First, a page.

Fewer Medical Malpractice Lawsuits Succeed, But Payouts Are Up

CBS News
March 28, 2017

The rate of paid medical malpractice claims in the United States has declined significantly, dropping nearly 56 percent between 1992 and 2014, researchers report.

At the same time, the average payout for successful malpractice claims rose about 23 percent — topping $353,000 in 2009-2014, up from about $287,000 during the 1992-1996 period, the study found.

These two trends could reflect the influence of tort reform on malpractice lawsuits, said lead author Dr. Adam Schaffer, an instructor at Harvard Medical School.

Laws that limit, or cap, damage claims could make it tough to find an attorney to take on your case, resulting in fewer claims filed, Schaffer said.

“Fewer attorneys could be interested in taking claims if there’s going to be a smaller potential payout, given that most attorneys are paid on a contingency basis,” he explained.

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For Malpractice Reform, Focus on Medicine First (Not Law)

The New York Times
April 17, 2017

Congressional Republicans have recently revived efforts to overhaul malpractice laws, including capping certain kinds of suits at $250,000. A perennial argument of supporters of such measures is that many claims are frivolous, clogging the court system and driving up health care costs for everyone. But does the evidence support this?

You don’t have to look too hard to find backing for the notion that some malpractice claims lack merit. A 2006 New England Journal of Medicine study reviewed a random sample of 1,452 claims from five malpractice insurers. Its authors found that 37 percent of these cases involved no errors, and 3 percent involved no verifiable injuries.

It’s also undeniable that defending against malpractice suits gets costly. Other research shows that providers and hospitals spent $81,000 to $107,000 (in 2008 dollars) to defend cases that went to verdict, on average. Even defending claims that were dropped, withdrawn or dismissed cost $15,000 per claim.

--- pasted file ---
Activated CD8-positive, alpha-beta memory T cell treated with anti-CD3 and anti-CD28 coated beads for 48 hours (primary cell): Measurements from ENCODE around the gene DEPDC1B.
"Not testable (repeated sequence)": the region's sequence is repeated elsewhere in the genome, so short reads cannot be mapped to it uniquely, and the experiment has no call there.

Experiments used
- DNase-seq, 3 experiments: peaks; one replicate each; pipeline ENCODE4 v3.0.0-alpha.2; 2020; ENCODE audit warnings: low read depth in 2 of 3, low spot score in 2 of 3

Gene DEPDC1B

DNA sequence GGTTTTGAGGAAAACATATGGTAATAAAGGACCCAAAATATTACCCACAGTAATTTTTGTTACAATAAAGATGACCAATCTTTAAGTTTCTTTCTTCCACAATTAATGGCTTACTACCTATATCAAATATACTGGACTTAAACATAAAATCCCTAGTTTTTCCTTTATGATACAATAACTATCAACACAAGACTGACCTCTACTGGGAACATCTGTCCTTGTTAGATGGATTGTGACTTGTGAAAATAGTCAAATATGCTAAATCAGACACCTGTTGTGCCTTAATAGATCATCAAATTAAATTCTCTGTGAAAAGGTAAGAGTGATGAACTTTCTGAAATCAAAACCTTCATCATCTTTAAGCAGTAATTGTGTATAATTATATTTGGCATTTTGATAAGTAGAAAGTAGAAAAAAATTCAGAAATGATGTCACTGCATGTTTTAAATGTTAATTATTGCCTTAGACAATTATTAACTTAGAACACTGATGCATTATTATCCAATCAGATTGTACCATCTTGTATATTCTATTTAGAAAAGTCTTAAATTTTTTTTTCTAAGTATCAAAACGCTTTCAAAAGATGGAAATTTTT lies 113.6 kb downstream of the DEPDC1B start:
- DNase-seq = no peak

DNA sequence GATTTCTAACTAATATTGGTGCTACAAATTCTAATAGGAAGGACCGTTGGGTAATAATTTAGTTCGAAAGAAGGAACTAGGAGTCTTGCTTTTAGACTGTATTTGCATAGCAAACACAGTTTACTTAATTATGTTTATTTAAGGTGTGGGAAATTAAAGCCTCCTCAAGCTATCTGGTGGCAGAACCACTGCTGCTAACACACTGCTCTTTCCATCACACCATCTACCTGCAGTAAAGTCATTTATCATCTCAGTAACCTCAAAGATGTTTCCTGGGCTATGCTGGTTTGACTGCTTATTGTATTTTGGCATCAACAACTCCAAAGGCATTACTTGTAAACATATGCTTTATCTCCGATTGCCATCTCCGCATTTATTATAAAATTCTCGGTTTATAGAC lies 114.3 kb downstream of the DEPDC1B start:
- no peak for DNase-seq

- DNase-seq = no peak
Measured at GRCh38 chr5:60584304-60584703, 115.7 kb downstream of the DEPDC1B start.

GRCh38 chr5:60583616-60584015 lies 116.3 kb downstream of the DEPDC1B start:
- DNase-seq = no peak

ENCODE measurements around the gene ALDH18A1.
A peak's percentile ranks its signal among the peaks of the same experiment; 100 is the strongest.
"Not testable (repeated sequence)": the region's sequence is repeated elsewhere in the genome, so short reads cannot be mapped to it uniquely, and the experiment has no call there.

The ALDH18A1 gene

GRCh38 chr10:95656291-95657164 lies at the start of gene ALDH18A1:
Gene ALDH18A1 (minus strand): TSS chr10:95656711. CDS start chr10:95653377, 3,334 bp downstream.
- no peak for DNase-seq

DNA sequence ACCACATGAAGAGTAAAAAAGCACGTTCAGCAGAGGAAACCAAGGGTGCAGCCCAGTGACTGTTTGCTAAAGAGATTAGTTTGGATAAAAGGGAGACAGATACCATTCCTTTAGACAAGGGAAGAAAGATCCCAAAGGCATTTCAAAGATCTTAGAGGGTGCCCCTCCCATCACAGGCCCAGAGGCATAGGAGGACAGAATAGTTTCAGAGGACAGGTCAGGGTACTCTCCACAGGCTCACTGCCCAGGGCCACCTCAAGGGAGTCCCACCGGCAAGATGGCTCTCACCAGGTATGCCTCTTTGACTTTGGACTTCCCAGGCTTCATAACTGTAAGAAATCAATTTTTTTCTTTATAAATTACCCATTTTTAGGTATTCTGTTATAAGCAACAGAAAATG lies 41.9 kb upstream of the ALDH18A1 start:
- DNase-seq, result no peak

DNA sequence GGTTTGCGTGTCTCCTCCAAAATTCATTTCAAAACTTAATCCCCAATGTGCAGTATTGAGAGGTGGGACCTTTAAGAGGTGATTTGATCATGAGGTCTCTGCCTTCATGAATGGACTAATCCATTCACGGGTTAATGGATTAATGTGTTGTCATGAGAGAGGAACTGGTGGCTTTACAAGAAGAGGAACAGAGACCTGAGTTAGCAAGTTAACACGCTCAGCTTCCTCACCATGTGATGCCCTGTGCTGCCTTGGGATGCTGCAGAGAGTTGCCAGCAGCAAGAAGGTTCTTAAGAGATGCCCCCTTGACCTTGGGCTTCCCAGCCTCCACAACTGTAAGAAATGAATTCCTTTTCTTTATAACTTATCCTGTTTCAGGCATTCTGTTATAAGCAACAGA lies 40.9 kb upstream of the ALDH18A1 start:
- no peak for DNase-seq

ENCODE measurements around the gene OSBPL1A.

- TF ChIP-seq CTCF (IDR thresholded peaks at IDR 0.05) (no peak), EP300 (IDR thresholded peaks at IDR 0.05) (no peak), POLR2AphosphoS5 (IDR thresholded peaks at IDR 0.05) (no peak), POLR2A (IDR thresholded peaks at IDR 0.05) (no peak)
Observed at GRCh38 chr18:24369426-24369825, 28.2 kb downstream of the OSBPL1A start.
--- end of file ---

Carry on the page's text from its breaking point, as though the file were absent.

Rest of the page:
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Malpractice verdicts drop in Pennsylvania, officials disagree on cause

Post-Gazette, June 18, 2016

Medical malpractice jury verdicts hit a 15-year low statewide last year, a sign the medical community sees as welcome relief from escalating insurance premiums but lawyers view as evidence that injured patients are being unfairly denied an opportunity for redress.

In 2004, Pennsylvania juries issued verdicts in 449 medical malpractice cases, with 78.4 percent of those verdicts in favor of the defendant; in 2015, the numbers were 101 verdicts, with 78.2 percent favoring the hospital or medical professional. Similarly, Allegheny County saw its verdict numbers go from 49 in 2004, with 73.4 percent favoring the defense, while all 10 verdicts in 2015 favored the defendant.

What’s going on? Legal and medical officials could hardly see the matter more differently.

“I think the medical community, and insurers as well, have done a tremendous job of creating a jury bias toward these types of cases,” said Lawrence M. Kelly, president of the Western Pennsylvania Trial Lawyers Association and partner at the Luxenberg Garbett Kelly & George law firm in New Castle, Lawrence County.

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Court overturns lawyer’s sanction over banned testimony

Associated Press, June 15, 2016

An appeals court has overturned a nearly $1 million sanction levied against a Philadelphia-area lawyer whose witness elicited banned testimony that caused a mistrial in a medical malpractice case.

The Philadelphia Inquirer reports  the court found that instructions given by Common Pleas Judge Paul Panepinto were vague.

Panepinto says lawyer Nancy Raynor failed to instruct the witness that he could not say the patient in a medical malpractice case had smoked. Raynor had insisted the witness referenced the patient’s smoking despite her warnings.

Trial technician Joseph Chapman testified at March hearing that he heard Raynor tell the witness not to mention the patient’s smoking, supporting Raynor’s claim.

Obamacare and medical malpractice

Huffington Post, June 6, 2016

Despite the passage of the ACA, physicians and other health care providers continue to practice “defensive medicine” in hopes of better defending or even preventing future malpractice claims. By ordering more tests and doing more procedures in hopes of covering all the bases and not missing any significant diagnoses, the goal is to avoid any future litigation; the extra procedures and tests may not be in the patient’s best interests and some may even be harmful, but it was thought they would allow for an easier defense if faced with a claim.